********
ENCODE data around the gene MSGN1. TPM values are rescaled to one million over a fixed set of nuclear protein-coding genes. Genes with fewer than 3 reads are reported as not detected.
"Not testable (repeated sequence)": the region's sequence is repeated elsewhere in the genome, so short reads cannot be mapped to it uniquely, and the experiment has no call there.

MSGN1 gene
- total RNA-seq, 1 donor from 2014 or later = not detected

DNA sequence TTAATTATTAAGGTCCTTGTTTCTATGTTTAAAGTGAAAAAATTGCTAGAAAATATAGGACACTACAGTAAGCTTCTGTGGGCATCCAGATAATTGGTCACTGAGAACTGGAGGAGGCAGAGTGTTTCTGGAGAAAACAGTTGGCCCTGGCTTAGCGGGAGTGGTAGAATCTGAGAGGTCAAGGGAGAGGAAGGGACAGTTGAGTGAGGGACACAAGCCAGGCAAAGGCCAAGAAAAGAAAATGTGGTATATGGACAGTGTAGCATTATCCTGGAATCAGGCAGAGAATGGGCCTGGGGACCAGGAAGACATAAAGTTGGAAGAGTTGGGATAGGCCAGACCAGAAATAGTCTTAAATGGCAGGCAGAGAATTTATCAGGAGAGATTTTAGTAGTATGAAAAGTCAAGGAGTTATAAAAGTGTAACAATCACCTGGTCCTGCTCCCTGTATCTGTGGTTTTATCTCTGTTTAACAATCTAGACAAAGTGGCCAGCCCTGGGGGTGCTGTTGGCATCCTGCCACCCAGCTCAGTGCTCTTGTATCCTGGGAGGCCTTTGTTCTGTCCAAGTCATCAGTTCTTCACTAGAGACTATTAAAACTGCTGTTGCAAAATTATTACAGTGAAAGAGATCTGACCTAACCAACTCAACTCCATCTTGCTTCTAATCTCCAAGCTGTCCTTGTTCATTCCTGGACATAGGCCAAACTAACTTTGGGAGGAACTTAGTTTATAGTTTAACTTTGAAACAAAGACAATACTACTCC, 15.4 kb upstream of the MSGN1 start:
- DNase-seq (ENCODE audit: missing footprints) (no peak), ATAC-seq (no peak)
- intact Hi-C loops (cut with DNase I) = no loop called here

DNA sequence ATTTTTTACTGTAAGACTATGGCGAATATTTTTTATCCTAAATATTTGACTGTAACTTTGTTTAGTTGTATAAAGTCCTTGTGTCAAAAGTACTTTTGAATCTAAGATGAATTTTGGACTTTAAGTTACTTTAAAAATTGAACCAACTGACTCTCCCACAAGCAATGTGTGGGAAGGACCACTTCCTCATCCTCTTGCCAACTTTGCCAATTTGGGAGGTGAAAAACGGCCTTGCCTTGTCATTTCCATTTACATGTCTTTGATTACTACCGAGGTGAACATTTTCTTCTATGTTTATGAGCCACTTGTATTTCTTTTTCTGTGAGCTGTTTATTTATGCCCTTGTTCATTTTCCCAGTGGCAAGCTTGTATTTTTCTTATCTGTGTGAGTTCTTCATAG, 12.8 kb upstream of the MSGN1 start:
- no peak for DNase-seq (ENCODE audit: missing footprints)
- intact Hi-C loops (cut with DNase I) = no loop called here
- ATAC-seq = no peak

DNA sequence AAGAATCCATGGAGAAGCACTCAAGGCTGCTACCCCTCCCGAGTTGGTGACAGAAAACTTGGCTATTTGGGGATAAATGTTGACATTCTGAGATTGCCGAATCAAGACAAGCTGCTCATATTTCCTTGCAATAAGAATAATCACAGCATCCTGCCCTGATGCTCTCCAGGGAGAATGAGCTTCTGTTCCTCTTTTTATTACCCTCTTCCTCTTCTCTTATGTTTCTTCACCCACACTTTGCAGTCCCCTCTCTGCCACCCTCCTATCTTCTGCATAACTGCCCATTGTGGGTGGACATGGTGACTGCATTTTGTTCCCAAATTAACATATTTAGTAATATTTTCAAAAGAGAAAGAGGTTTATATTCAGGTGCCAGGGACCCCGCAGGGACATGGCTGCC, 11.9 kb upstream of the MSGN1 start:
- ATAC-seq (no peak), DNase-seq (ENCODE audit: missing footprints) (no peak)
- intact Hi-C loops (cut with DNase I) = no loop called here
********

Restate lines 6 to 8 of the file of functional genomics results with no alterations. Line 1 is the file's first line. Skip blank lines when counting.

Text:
- DNase-seq (ENCODE audit: missing footprints) (no peak), ATAC-seq (no peak)
- intact Hi-C loops (cut with DNase I) = no loop called here

DNA sequence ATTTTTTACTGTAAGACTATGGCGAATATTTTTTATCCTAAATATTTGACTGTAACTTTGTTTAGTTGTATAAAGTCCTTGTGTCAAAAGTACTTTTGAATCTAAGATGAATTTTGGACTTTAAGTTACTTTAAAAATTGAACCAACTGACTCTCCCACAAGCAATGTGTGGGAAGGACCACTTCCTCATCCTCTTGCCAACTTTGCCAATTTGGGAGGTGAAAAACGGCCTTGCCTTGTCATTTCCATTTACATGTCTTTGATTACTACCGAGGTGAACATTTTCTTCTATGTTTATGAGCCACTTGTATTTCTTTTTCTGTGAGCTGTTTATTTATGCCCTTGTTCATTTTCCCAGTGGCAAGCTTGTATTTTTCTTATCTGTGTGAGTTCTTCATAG, 12.8 kb upstream of the MSGN1 start: